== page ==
‘U is for Under-promise (Over-deliver)’
It is perhaps the curse of all believers in the power of art to transform the world into a space of wonder that they delude themselves in all earnestness that anything may be possible with enough work, enough passion, enough purpose. Just as timing is an invaluable knowledge set, so is the possession of self-discipline to know how much is too much to reasonably accomplish with the resources to which one has access. Arts leaders are constantly having to enthuse their support base, members, volunteers, constituents, etc. This condition depends on their ability to express the vigor of their vision in terms that can make converts and inspire action. Countless arts leaders have gotten themselves into overwhelming situations when the unforeseen realities encountered when implementing projects confront the idealistic dreams of a brighter day if only everything had worked to plan. Maintaining espirit de corps among the Board, the support base, the funders, the community, artists, and staff when obstacles arise and original outcomes projected or promised become compromised is often a difficult, embarrassing, and stressful endeavor. It also causes your stakeholders to question your judgment, your credibility, and your capacity to perform the duties of the role with which you’ve been entrusted.
Therefore, it is imperative that after you’ve worked out the broad strokes and finer details of any ambitious project that you enjoin the collaboration of others on staff and the Board for their feedback and troubleshooting. You need the insights and questions, and challenges posed by others with the acumen and ability to provide clear and objective guidance if this magnificent world shaking program is to actually effect the change in the world you believe. What resources can you actually rely on? What about the costs, can you actually count on that funding stream remaining the same or increasing as projected? What outside factors could derail this plan, and what are your back-up strategies for dealing with such contingencies? Who can you realistically count on, what pieces of the puzzle can they reliably deliver, and when? These are just a few of the myriad questions that need to be considered.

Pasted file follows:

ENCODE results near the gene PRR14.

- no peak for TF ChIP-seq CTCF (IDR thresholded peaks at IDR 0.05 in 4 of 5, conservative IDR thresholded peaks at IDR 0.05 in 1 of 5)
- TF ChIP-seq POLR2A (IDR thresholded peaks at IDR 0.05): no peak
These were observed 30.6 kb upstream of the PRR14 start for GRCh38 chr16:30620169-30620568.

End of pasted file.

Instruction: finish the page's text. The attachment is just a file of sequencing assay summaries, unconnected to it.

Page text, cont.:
This is why you should always under-promise to others what you intend to produce, then work diligently to over-deliver on the results. In this way you’ve exceeded expectations, raised stakeholder trust in your abilities, and increased the likelihood of future support, and put your organization in an ever better position to create meaningful works of art that make an impact on the lives of your audiences.